Stage III

Audi S4 Stage III or Mitsubishi Evolution VIII

The motivation for comparing these two options arose from my ongoing desire to improve this hi-performance vehicle (Audi S4). Since early on I had considered the possibility of the Stage III upgrade for the S4, which consists primarily of the European RS4’s larger K04 Turbochargers. For a number of years I had held off due to the significant financial outlay required for this kit. Ultimately though, all upgrading paths eventually lead to some form of upgrade to the K04 turbochargers.

Along the way I began to consider alternative vehicles because of a realization that the S4 simply was not built from the ground up to be an all-out performance vehicle. It is a wonderful compromise of various appealing characteristics, but that in itself prevents the car from being an all-out performance star. Even when I began looking at more performance oriented vehicles it was still necessary to make some compromises.

The Mitsubishi Evolution VIII captures quite well the qualities I was looking for at a reasonable price. I hemmed and hawed, went back and fourth between Stage III S4 and EVO VIII for months. After doing some driving events I was desiring a more nimble vehicle, but at the same time telling myself that I wasn’t a skilled enough driver to get everything out of my S4, so there wasn’t much point in replacing it with an even more capable vehicle. There wasn’t much to having a highly capable car with a low capability driver. This only deterred me from contemplating the EVO for a short while before I was back convincing myself that it was the car for me. It was at this stage that I came across some information about the EVO that put the decision to rest. The EVO does not have side impact airbags or side curtain airbags. Beyond my desire for a high performance car, I insist on high safety. One of the reasons I bought the S4 was for its exceptional safety features, and so I decided that Stage III was the way to go.

Having concluded that Stage III was in my future the question then became when. With the Christmas holiday approaching a number of Audi Tuners began offering holiday discounts. The opportunity to acquire the necessary parts at a price reduction was very tempting. Choosing a Stage III kit is not a simple process, tuners such as AWE, APR, AMS, MTM, Sportec, and O. CT all offer upgrade paths, in addition to the homemade kits that were showing promise. I had contemplated a homemade kit, but the prospect of ‘tweaking’ did not thrill me. It is rare to hear about the person who buys thousands of dollars worth of parts and tries to piece them together and tweak them into a smoothly running automobile and fails miserably. Having contacted some tuners I learned that these cases do occur, and was advised against going this route if I did not have the tools, knowledge, and time to spend getting the parts to work together. Since often there isn’t much difference between ‘tweaking’ and troubleshooting, I decided to go with a proven kit and save myself some potential headaches.

Sportec was an option, but their location and the logistics involved made them a non-contender. AMS seemed to charge a premium for what you got, and MTM seems to operate in their own price world well beyond where everyone else is. This left APR and AWE as my two contenders. AWE had the better price, but on the surface didn’t seem to be providing much in the way of parts for the price you paid. I’ve owned an APR chip since shortly after purchasing my S4, and they have provided a Stage III kit for a while now. I also like their philosophy of creating reliable products over envelope pushing performance; I was going to be using the car as a daily driver. Once again the Holiday pricing played a role as AWE increased the price of their kit, only to reduce it through the holiday sale, back to about where it was originally. APR also knocked a few dollars off their kit, and that in addition to the hardware I could see I was buying for my money, convinced me to go with their kit.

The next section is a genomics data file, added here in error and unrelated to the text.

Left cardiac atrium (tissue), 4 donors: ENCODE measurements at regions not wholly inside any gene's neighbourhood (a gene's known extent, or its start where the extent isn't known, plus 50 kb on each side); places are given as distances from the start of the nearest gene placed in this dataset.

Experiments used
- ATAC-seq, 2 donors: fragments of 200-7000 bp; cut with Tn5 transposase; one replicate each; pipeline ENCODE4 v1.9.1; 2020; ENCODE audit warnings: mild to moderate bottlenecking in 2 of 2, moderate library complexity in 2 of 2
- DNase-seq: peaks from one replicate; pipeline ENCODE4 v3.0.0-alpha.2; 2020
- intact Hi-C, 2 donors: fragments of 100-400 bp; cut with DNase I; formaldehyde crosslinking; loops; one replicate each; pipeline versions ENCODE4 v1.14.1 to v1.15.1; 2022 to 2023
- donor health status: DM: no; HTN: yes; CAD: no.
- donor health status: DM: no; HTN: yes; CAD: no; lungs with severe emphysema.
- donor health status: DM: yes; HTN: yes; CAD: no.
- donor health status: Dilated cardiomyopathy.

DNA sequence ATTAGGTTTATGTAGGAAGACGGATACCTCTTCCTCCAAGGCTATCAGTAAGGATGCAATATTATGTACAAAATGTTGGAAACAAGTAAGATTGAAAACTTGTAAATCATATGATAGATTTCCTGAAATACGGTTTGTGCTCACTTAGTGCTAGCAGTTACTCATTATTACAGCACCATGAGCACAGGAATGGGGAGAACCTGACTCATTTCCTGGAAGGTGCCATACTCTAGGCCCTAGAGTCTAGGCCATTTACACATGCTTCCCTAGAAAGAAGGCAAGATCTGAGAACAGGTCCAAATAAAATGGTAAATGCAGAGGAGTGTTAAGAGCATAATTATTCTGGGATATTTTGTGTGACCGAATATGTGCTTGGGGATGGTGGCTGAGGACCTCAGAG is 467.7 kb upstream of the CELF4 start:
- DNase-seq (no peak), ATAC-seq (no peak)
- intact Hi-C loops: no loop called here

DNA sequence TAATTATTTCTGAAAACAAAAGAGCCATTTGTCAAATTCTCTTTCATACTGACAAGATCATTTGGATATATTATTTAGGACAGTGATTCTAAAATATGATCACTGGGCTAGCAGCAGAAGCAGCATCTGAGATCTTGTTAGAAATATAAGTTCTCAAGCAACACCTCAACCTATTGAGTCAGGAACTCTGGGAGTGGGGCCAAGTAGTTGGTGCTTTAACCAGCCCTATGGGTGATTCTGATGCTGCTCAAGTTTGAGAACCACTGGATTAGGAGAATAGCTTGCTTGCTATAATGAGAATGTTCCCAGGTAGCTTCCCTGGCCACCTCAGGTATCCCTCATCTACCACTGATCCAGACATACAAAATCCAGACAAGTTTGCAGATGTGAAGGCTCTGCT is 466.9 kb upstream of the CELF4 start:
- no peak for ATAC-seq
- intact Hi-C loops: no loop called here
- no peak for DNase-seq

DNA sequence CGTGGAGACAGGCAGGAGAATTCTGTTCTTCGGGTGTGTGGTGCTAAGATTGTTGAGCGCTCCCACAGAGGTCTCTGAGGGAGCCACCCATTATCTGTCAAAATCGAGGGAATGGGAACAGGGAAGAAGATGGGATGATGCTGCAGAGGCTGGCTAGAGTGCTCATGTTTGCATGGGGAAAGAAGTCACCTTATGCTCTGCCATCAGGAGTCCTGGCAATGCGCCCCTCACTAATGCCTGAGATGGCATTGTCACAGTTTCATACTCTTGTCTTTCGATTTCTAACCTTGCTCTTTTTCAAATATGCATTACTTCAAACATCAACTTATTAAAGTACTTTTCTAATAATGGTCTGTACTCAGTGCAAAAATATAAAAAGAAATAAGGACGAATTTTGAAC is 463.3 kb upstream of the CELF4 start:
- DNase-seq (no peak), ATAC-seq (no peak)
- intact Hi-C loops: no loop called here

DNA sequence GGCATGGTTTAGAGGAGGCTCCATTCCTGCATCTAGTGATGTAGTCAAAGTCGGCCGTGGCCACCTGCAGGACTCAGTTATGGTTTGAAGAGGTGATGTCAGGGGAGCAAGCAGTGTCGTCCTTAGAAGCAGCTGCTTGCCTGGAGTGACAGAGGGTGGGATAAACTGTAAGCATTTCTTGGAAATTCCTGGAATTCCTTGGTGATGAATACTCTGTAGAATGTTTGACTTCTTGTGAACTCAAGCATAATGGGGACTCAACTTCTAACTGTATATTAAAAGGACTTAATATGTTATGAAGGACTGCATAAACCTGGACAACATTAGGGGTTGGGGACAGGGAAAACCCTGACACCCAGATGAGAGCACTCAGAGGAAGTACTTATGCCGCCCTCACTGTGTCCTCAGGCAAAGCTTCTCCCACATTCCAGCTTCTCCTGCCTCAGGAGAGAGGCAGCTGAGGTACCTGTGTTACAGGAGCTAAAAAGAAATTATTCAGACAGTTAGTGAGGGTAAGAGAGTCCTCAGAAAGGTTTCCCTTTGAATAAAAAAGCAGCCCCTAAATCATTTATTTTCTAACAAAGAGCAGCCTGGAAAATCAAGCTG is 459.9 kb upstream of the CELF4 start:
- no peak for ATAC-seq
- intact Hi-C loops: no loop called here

Commitment to the Stage III kit also brings along some other requirements. I felt the RS4 clutch was a minimum requirement, and while I considered the AWE Stage II clutch kit, I’d never found the stock clutch to be lacking with my Stage II+ car, so I felt the number of Stage III owners with the RS4 clutch who had not experienced any problems with the clutch were a good representation of the type of driving I would be doing. The RS4 clutch was also the most cost effective, and being an Audi part was also an appealing attribute.

While not immediately necessary, upgrading the Intercoolers was also something I wanted to do. See this write up to learn how I decided upon the AWE IC’s.

A couple of additional parts were in order. RS4 motor mounts would provide a sturdier support to the Stage III kit than offered by the stock mounts. The Induktion oil line for the passenger side turbo was another added item. An APR bipipe was ordered to replace the stock TBB, and I also acquired some Samco intercooler hoses.

With all of the parts assembled my next decision was who to trust with this major job. A job of this magnitude, I was also having some preventative maintenance done, would be a significant investment of labor, and I wanted to be sure it was being handled by a shop that knew these cars and also the aftermarket kits. This decision was influenced by my location and shop reputation from other Audi owners. I was fortunate to be located nearby Baltimore when I chose to have this work done, and thus Induktion Motorsports was the logical choice of location to take the car.

NEXT PHASE: Implementation

Audi B5 S4 Information and Testing